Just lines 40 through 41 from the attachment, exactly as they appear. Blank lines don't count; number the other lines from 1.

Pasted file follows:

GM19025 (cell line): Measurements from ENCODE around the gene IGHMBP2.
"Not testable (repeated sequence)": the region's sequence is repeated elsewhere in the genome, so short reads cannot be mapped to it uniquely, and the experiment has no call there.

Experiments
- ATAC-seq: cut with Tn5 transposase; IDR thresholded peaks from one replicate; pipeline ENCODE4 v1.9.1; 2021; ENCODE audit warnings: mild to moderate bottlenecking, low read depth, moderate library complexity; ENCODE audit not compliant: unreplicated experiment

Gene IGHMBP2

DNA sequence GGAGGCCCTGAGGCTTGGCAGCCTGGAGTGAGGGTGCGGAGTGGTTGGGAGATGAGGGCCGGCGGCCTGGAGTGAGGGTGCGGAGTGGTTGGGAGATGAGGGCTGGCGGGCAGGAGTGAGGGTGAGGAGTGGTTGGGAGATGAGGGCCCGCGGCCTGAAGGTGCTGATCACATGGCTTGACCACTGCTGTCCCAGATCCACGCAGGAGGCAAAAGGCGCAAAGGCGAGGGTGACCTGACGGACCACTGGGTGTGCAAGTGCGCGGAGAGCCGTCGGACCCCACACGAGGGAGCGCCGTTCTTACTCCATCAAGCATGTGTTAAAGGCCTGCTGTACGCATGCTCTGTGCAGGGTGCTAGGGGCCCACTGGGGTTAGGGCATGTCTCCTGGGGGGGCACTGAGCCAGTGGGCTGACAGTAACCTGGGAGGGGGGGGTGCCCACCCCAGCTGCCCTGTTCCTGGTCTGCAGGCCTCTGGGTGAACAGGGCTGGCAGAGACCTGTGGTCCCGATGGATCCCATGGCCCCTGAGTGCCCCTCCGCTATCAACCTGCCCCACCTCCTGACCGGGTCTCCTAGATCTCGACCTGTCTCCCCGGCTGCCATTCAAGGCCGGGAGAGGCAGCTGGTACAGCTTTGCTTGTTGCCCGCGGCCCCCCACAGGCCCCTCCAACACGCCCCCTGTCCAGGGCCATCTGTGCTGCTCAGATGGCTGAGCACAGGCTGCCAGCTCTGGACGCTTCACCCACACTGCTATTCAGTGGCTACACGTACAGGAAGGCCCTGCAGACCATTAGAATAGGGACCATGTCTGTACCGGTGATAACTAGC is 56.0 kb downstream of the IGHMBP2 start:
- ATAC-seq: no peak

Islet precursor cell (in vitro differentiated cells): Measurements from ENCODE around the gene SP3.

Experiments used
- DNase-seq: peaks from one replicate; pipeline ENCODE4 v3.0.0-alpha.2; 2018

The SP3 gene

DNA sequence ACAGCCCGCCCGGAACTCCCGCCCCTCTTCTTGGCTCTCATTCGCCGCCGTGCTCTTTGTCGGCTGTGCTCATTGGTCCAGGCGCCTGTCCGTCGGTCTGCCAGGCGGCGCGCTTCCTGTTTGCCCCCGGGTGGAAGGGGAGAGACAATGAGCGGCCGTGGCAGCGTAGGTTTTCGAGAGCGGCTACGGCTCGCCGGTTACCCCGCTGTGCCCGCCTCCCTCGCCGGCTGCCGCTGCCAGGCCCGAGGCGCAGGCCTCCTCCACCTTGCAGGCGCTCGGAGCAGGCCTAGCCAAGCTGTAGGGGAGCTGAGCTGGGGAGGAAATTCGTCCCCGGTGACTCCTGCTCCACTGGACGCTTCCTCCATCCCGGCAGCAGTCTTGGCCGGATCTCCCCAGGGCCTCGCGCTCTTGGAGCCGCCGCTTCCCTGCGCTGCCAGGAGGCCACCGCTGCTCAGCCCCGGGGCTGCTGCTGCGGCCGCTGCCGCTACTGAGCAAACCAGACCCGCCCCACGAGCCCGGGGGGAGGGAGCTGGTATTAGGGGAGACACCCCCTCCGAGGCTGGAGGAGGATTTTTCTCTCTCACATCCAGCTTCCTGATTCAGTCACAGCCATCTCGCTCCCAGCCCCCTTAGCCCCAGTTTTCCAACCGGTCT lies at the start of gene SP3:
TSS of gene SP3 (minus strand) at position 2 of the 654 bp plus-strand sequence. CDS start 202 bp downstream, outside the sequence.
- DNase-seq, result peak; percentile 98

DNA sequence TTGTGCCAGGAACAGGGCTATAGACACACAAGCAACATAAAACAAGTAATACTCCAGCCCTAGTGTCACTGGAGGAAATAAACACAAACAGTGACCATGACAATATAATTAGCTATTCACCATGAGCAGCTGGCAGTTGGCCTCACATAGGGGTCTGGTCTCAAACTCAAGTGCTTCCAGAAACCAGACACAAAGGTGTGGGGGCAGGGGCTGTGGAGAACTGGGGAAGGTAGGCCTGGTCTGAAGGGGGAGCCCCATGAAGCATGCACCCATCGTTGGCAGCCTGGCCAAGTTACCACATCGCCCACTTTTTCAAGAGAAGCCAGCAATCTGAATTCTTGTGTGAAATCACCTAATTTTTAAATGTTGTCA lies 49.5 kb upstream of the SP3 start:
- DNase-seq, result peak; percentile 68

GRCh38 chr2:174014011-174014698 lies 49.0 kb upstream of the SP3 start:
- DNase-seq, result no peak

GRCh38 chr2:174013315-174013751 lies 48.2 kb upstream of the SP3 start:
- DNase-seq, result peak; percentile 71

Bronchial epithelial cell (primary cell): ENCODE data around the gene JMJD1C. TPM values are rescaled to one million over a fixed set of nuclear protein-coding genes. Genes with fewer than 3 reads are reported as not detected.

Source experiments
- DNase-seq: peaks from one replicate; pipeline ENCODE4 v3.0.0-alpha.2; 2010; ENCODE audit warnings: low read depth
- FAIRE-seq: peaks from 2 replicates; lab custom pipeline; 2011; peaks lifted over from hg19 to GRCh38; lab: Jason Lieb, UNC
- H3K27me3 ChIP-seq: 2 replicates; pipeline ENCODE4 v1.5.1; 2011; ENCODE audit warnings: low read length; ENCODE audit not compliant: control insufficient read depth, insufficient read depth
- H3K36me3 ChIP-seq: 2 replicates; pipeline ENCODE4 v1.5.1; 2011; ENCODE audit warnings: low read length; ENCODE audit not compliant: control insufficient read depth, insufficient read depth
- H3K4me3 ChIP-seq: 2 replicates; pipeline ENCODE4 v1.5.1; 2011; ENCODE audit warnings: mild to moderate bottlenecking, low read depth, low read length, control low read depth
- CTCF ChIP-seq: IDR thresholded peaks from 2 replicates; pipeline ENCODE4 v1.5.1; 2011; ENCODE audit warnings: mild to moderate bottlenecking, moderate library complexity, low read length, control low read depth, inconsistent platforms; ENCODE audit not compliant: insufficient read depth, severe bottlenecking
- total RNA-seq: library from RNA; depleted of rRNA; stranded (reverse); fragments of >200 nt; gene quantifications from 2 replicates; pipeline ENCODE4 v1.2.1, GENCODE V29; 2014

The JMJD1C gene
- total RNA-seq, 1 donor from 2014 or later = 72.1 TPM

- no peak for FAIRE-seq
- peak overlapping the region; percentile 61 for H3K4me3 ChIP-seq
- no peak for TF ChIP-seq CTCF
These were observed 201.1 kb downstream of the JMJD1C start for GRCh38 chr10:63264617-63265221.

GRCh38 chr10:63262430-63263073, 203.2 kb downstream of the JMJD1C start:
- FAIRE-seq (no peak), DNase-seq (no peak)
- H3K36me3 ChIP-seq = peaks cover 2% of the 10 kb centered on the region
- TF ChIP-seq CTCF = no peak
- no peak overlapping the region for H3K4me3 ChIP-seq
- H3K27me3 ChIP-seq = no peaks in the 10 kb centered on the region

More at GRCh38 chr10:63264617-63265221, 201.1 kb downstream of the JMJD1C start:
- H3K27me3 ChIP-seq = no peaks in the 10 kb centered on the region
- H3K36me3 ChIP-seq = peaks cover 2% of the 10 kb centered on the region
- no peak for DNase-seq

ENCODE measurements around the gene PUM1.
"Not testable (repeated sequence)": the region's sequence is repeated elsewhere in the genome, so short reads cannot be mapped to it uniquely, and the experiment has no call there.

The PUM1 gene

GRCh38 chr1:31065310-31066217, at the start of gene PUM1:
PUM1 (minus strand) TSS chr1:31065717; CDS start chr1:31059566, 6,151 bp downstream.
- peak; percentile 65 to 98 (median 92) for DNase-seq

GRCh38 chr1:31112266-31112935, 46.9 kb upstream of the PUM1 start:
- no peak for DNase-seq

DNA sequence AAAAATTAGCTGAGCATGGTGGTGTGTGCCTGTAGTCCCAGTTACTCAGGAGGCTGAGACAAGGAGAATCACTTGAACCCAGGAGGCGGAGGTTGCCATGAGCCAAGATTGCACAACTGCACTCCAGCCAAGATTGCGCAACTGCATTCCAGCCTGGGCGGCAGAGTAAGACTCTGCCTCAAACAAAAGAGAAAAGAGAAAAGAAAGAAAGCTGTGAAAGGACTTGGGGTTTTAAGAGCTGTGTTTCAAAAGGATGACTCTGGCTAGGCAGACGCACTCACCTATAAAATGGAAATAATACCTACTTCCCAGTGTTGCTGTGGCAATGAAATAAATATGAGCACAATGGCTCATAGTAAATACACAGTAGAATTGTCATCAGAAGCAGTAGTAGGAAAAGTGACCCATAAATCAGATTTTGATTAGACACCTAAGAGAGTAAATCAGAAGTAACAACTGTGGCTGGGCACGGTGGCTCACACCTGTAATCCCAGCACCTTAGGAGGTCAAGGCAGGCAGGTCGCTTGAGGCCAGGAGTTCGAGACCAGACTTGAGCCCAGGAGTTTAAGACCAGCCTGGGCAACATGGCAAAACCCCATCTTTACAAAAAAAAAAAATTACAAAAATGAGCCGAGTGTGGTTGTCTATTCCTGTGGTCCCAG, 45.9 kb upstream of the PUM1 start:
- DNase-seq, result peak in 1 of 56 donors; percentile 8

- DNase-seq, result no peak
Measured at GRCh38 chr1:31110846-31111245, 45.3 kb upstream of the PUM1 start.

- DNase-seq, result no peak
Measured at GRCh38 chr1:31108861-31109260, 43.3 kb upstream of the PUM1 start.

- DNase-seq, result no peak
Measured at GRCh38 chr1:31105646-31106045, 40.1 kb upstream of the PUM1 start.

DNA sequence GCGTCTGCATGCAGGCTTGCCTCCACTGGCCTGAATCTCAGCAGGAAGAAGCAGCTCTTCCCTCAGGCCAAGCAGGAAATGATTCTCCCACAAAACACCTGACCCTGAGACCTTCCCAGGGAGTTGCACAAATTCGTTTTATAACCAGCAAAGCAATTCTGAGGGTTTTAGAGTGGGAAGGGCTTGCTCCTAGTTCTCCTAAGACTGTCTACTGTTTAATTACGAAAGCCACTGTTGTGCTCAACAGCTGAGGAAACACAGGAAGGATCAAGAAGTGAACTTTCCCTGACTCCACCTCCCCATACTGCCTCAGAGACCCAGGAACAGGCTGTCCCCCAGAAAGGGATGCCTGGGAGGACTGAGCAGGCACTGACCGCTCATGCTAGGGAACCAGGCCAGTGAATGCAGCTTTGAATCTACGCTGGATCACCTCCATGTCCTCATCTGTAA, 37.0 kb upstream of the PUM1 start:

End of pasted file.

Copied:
- no peak overlapping the region for H3K4me3 ChIP-seq
- H3K27me3 ChIP-seq = no peaks in the 10 kb centered on the region